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Slow Food USA’s $5 Dinner campaign is a very good one. The idea that we can “take back the value meal” by showing people just how far their $5 can go is brilliant: why settle for a Big Mac when you can have so much more? Local food blogger and urban homesteader Rachel Tayse Baillieul has already risen to the challenge with style, and more dinners are on the way (you can sign up to make one or attend if you’d like).
The only problem is the objection we hear whenever we urge people to cook at home: in today’s busy world, who has the time to cook?
The answer is simple. You do.
Most beginning home cooks don’t think they have time to cook because—not to put too fine a point on it—they’re doing it wrong. When I started cooking for myself, I’d begin with a clean kitchen, take out the still-uncut or wrapped ingredients for the recipe one at a time, execute the recipe’s steps one at a time in order, stand there and watch the food cook to make sure that nothing went wrong, serve myself a single course, eat it, and then clean up. And yes, I decided pretty quickly that cooking took a long time.
If there are any professional chefs reading this, or even experienced home chefs, they’re probably smiling to themselves right now… because that’s not how you do it. There are all sorts of ways to cheat time and make home cooking far, far more efficient:
- Shift time. If you find a few spare moments an hour or three earlier in the day, go ahead and put the raw ingredients together early. You’ll be amazed at how much time it saves when you go to cook. In some recipes (like bread), you have to do this.
- Never stand still. If your feet aren’t moving, ask yourself whether they could be. While the food is cooking, start cleaning the dishes that you’ve already used. Cleanup goes a whole lot faster when there’s hardly anything to clean up.
- Cook more than one meal. There’s no law that says that you can’t eat leftovers. Cooking lots of servings at one time means zero prep time for subsequent meals—fast food can’t beat that.
- Do things out of order. Think ahead to when things need to be ready; don’t wait until step 3 to do the things that are required in step 3. For example, if you think you’re going to need to boil water for something, start a pot of it boiling right away—don’t wait until you need it.
- Cook low and slow. Lots of meals don’t even require you to be present for most of the cooking. If you can start a recipe cooking in the morning, leave it unattended all day, and return to cook a quick side dish or two right before dinner, it will seem as though cooking takes hardly any time at all.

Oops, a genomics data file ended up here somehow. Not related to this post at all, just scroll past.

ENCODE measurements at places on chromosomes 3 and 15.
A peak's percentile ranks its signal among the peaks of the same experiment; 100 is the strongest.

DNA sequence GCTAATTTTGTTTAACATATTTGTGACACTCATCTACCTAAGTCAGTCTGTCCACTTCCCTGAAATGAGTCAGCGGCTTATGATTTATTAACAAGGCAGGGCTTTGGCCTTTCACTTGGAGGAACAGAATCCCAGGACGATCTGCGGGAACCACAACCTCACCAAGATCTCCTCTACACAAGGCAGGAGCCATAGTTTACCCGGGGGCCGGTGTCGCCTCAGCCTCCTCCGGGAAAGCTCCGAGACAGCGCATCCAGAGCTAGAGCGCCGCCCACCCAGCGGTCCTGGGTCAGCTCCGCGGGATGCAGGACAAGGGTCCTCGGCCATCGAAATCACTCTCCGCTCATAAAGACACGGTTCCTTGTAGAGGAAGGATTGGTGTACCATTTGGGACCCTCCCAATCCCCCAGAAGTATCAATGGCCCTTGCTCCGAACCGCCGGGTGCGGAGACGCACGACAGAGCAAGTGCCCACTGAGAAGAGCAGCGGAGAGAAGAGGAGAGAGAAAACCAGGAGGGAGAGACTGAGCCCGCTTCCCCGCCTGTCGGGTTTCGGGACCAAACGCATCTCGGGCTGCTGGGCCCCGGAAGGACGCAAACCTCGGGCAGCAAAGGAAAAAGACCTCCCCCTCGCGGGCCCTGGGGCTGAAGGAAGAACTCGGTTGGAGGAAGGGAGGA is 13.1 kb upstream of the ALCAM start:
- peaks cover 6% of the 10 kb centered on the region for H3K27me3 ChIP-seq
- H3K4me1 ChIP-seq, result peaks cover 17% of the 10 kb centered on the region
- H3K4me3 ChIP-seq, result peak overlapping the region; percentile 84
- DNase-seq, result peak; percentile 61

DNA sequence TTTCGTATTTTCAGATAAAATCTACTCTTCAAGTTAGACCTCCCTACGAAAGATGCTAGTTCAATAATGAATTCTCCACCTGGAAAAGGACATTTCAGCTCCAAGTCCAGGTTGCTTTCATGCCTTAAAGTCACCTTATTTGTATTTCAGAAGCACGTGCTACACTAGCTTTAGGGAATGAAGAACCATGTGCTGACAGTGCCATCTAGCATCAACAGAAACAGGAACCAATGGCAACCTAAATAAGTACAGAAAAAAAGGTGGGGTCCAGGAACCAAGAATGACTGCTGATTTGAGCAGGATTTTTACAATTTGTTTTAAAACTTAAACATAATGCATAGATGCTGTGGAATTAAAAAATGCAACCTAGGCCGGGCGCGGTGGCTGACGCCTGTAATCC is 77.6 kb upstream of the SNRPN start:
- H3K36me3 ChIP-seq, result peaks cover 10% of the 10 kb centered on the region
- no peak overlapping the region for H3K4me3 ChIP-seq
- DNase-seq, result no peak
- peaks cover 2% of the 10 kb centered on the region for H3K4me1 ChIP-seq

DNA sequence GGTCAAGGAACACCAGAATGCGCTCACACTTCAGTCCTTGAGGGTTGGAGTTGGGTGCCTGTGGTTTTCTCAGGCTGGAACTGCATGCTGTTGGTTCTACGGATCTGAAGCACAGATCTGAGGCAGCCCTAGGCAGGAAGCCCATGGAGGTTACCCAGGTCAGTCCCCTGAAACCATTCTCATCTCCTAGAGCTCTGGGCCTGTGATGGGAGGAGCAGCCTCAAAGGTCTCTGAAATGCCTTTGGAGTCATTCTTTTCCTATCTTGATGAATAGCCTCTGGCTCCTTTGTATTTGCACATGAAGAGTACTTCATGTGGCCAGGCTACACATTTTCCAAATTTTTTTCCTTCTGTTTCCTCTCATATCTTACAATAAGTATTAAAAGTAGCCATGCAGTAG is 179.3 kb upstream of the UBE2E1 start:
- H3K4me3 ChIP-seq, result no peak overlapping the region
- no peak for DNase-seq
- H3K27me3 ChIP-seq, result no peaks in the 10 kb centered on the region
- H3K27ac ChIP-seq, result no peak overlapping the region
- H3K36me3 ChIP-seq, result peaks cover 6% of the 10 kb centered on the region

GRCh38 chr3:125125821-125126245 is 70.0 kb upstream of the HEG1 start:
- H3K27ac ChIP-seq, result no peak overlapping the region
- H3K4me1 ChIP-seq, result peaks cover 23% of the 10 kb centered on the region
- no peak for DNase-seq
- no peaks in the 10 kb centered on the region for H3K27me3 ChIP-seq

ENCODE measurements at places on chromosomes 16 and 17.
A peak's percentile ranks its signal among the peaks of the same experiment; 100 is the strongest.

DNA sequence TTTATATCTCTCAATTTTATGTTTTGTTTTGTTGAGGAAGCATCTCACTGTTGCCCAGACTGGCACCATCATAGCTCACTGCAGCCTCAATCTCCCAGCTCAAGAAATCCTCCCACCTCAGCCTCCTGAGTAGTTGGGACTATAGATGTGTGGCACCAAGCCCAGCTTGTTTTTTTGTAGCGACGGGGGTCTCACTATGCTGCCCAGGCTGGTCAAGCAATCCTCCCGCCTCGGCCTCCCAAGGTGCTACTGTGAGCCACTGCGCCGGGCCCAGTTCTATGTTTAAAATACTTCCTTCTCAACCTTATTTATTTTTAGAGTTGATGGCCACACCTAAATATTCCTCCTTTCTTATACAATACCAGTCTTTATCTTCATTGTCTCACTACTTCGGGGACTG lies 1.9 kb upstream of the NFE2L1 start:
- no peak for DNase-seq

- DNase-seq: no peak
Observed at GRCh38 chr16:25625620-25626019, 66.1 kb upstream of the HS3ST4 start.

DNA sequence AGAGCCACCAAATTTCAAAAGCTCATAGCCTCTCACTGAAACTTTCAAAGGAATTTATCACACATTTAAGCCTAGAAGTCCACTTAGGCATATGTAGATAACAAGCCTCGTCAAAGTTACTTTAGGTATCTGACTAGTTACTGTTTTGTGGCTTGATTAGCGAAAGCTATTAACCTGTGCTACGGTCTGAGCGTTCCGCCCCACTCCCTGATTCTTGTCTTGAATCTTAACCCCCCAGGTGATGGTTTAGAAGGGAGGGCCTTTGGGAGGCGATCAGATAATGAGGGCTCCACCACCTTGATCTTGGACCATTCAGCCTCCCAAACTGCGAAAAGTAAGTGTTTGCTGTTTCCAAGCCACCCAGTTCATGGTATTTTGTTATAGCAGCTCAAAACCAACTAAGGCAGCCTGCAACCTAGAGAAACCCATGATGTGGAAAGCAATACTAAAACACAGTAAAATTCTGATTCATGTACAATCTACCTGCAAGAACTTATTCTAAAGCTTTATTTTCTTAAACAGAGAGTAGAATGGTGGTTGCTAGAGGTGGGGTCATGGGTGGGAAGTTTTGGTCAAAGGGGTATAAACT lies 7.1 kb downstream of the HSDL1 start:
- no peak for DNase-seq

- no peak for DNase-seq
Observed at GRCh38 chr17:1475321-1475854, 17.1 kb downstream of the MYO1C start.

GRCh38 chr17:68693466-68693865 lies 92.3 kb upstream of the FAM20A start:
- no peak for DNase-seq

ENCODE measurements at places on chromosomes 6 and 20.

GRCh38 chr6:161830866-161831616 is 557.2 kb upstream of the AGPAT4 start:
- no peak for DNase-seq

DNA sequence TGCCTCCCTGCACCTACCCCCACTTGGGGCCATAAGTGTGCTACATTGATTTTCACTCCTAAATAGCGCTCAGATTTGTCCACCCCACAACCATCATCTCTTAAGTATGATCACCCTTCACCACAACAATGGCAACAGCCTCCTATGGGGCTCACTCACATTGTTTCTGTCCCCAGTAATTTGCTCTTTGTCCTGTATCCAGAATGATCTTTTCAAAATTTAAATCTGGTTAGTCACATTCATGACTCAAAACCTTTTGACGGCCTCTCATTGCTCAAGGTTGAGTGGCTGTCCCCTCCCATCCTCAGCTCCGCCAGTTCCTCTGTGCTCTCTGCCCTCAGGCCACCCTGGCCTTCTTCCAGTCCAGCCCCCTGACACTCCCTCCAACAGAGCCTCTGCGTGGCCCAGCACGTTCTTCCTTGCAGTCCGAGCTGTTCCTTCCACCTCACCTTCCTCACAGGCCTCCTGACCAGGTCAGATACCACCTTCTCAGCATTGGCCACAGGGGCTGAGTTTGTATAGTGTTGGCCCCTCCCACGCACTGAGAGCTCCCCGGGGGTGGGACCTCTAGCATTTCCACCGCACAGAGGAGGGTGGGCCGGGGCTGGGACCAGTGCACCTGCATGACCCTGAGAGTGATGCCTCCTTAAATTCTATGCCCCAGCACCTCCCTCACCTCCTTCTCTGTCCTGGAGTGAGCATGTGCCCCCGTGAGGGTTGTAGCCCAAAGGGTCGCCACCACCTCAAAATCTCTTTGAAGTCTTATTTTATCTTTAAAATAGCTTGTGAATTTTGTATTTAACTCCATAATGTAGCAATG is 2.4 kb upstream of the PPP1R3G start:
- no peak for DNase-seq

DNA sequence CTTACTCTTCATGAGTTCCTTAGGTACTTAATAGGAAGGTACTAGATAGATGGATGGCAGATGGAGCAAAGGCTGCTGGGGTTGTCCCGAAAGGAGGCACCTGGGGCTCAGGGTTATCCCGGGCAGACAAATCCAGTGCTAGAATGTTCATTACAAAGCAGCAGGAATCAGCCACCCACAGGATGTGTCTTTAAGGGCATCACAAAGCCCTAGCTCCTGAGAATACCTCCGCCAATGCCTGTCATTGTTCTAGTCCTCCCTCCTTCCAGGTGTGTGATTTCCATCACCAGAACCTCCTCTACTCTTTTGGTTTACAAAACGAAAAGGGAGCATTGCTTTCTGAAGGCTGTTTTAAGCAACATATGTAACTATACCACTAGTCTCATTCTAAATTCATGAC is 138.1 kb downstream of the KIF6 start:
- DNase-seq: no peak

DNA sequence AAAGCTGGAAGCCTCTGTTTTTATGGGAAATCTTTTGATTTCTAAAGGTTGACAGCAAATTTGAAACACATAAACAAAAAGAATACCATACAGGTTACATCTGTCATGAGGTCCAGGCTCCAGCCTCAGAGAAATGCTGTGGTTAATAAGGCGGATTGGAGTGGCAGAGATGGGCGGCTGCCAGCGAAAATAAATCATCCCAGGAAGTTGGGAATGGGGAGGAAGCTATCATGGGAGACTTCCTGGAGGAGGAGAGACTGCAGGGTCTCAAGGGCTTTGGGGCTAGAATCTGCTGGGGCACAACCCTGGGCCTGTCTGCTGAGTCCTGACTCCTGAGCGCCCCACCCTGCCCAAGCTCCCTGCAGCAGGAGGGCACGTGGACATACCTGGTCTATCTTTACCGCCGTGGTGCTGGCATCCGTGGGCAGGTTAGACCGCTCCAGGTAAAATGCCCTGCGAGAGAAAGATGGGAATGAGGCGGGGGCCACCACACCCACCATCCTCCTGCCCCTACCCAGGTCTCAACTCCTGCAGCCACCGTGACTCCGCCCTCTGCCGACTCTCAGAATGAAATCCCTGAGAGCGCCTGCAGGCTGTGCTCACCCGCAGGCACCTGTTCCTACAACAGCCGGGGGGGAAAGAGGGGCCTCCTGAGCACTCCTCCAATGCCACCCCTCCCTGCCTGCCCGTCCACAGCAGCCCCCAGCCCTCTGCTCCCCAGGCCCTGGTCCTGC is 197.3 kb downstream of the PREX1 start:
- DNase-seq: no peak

Nothing will eliminate the time that’s needed to cook, of course: it’s a simple fact that cutting up a chicken takes time. But it simply doesn’t need to take nearly as much time as beginning home cooks think it does.
So here’s my challenge to you, if you are of the “it takes too much time” school: Find three people you know who do cook on a regular basis, and ask them what their favorite tips are for saving time in the kitchen. I bet you’ll be impressed by the answer… and I bet, in the end, you’ll be more inclined to try cooking yourself.
I’m also curious to hear what they say… or what you have to say yourself, if you have more ideas.
Cleveland chef and author Michael Ruhlman came to town recently to talk about his new book, Ruhlman’s Twenty: 20 Techniques, 100 Recipes, A Cook’s Manifesto. Ruhlman (who is called both “Chef” and “Mr.” elsewhere, a fact that may in part explain his Rihannaesque surname-only status) is an unusually thought-provoking author: his slim book Ratio condensed a lot of recipes down into a small set of simple principles—something that’s very hard to do—and Ruhlman’s Twenty does the same for cooking.
I had assumed, therefore, that Ruhlman’s talk at the Best of Fall Home Show would be about those principles, or some of them. But he surprised me.
Ruhlman used some of the techniques in Ruhlman’s Twenty, of course: he cured some salmon and did a basic ceviche, casually demystifying two dishes that most of his audience almost certainly had thought was well beyond its reach. But he actually focused very little on the nuts and bolts of how to do it, a fact that quietly emphasized the simplicity of cooking. Instead, he focused on his main message: “Cook for yourself. It makes life better.”